Bodies cool down while we prepare to nod off. Our blood vessels expand, allowing heat to escape our bodies quicker. Body temperatures, which fluctuate by about 1 degree over the course of 24 hours, will bottom out in the wee hours of the morning.
People tend to sleep best in colder rooms, between 60 and 67 degrees
Sleepy, from Maui’s Story by Peggy
Sleep researchers know that right before you fall asleep, your body temperature starts to drop; in the deepest stages of sleep, your body is at its coolest, about one or two degrees below normal. Some scientists believe cooler temperatures cause sleepiness, and although the pre-slumber cooling process happens naturally, there are a few things you can do to help it along:
Take a warm bath right before bed. When you leave the tub, your body temperature rapidly cools, triggering that sleepy feeling.
Drink a warm beverage – works the same way as a warm bath.
Turn on a fan.
Stick your foot out of the covers.
But why the foot, specifically? The skin surfaces of both our hands and feet are unique – they’re hairless and contain specialized vascular structures that help with heat loss. Specifically, the hands and feet contain blood vessels called the arteriovenous anastomoses, which — coupled with the lack of hair on the bottoms of your feet — are perfectly designed to help dissipate body heat.
Sleep isn’t for your body. Sleep is for your brain. When completely deprived of sleep, for only a few days, research shows that at best our immune system is depressed, we have trouble concentrating or processing information and at worst become paranoid and schizophrenic.
Maui was a superb sleeper. No matter where I went in the house I found him stretched out. Whatever magically found its way to the floor (I certainly never put it there) I’d find him asleep – on pillows, magazines, empty boxes, dirty clothes . . . new clothes. A particular comfy spot was in the middle of a pathway like the top or bottom of the stairs.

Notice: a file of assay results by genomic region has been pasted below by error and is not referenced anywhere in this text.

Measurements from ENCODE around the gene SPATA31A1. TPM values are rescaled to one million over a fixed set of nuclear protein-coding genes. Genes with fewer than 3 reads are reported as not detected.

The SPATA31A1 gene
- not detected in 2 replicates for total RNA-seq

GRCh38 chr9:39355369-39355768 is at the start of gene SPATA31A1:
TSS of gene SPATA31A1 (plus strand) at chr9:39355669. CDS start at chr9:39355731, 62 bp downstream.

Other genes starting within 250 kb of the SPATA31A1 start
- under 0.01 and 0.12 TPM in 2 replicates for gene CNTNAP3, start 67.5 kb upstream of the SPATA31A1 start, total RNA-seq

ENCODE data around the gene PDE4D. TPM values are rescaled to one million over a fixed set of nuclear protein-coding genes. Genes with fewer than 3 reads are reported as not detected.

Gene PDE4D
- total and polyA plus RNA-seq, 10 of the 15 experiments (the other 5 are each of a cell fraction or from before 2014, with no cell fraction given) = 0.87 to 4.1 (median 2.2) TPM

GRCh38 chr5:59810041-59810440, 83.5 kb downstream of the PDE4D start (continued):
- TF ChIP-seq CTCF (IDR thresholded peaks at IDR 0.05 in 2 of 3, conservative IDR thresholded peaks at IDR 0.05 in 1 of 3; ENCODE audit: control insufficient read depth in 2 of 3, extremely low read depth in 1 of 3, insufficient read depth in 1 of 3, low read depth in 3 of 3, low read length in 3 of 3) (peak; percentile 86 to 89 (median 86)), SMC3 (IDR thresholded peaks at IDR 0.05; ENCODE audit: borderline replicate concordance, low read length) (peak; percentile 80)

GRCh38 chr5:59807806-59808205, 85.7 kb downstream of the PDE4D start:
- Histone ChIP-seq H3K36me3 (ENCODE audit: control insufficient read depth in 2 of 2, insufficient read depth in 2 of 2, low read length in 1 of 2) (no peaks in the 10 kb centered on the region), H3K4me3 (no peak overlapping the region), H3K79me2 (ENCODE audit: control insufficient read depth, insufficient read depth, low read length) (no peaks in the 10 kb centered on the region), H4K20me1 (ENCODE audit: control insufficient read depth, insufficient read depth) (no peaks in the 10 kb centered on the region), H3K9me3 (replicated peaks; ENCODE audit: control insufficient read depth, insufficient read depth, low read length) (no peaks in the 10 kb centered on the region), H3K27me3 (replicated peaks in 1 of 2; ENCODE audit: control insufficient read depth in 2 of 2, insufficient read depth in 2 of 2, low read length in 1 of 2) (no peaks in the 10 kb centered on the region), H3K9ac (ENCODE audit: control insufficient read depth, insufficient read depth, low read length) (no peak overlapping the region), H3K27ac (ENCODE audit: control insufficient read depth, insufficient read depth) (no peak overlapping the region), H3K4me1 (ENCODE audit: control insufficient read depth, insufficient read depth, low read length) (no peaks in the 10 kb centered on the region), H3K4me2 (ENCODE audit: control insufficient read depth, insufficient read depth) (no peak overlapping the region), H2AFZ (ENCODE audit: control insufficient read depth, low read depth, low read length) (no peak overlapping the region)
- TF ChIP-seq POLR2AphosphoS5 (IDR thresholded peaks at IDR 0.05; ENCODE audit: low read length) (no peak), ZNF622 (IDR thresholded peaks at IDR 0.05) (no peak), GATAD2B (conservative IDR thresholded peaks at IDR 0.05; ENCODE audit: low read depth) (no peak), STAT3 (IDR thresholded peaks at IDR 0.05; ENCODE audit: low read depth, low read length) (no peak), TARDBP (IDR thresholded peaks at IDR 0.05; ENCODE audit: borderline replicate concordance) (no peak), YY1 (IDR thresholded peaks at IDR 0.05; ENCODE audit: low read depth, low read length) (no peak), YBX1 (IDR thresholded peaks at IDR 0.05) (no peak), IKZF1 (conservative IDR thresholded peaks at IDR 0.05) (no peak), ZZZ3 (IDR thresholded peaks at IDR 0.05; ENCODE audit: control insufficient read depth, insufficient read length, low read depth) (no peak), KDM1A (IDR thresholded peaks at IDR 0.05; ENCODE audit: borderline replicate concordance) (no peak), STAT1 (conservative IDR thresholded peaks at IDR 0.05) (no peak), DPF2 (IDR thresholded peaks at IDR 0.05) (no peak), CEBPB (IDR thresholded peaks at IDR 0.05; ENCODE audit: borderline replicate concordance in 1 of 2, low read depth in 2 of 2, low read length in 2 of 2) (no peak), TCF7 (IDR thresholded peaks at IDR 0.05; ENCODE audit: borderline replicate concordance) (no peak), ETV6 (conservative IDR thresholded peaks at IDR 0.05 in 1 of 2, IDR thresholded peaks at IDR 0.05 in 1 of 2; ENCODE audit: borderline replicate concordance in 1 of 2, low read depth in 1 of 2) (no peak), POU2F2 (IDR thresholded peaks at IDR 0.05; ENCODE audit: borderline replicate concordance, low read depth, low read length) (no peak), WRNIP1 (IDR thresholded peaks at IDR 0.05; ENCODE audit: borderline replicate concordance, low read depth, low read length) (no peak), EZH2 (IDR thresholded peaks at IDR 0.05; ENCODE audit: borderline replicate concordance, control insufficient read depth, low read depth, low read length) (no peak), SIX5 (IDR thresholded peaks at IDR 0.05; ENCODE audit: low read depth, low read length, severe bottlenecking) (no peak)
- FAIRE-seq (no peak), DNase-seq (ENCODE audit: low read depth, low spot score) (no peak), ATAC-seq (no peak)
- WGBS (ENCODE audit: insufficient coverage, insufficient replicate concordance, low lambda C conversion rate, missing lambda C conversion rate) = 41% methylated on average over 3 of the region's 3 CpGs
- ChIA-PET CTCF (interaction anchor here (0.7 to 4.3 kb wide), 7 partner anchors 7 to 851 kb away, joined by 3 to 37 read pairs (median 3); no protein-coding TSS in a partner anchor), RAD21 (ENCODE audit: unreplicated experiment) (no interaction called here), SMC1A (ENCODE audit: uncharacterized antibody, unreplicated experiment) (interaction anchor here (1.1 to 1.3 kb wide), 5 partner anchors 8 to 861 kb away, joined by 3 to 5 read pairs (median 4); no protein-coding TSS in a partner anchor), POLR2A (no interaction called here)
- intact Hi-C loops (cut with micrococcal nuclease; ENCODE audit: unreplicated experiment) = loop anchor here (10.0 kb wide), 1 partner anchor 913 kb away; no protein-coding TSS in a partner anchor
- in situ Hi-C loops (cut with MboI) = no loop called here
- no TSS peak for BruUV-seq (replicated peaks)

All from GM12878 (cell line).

As far as I could tell Maui was never sleep deprived, paranoid or schizophrenic.
Maui’s Tips for a Good Nights Sleep . . . for humans only
- Exercise every day but never just before bedtime. (Chasing things like children and dreams doesn’t count)
- Stay away from alcohol, cigarettes and caffeine (catnip is fine).
- Have a relaxing bedtime routine (stretch, turn in circles and always clean your paws and teeth).
- Keep the room temperature cool. It helps us hibernate.
- Limit catnapping during the day to 10 minutes, 20 minutes max. Any longer and your brain goes into deep sleep (and you’ll be a ornery cat when you wake up)
Keep your bedtime consistent.
- Don’t sleep all day and be up all night – it messes with your circadian rhythm.
Peggy’s Tips on Sleeping Well
- Mind won’t shut off? Do a brain dump 30 minutes before bed. Write down your worries, things to do, random thoughts until your brain is empty. (takes about 3 days for this to work, but it works!)
- Talk to your brain. Assure your brain it can solve any problem or cope with difficulties much better when you are rested. Your unconscious mind is always working and give you solutions while you sleep.
- Get bright sunlight in the morning when you first wake up. Go outside if you can. Even if it is cloudy you get 3000 lumens vs 200 inside. (That’s a lot of lumens!)
- Turn off cell phones, computers – anything that emits blue light. It keeps the brain awake.
Here’s a bonus tip to help you sleep well!!
Buy Guatemalan Worry Cats from the Greater Good Site .
Tell them your troubles and they’ll worry for you while you sleep!
Sleep even better knowing you’ve contributed to worthy causes.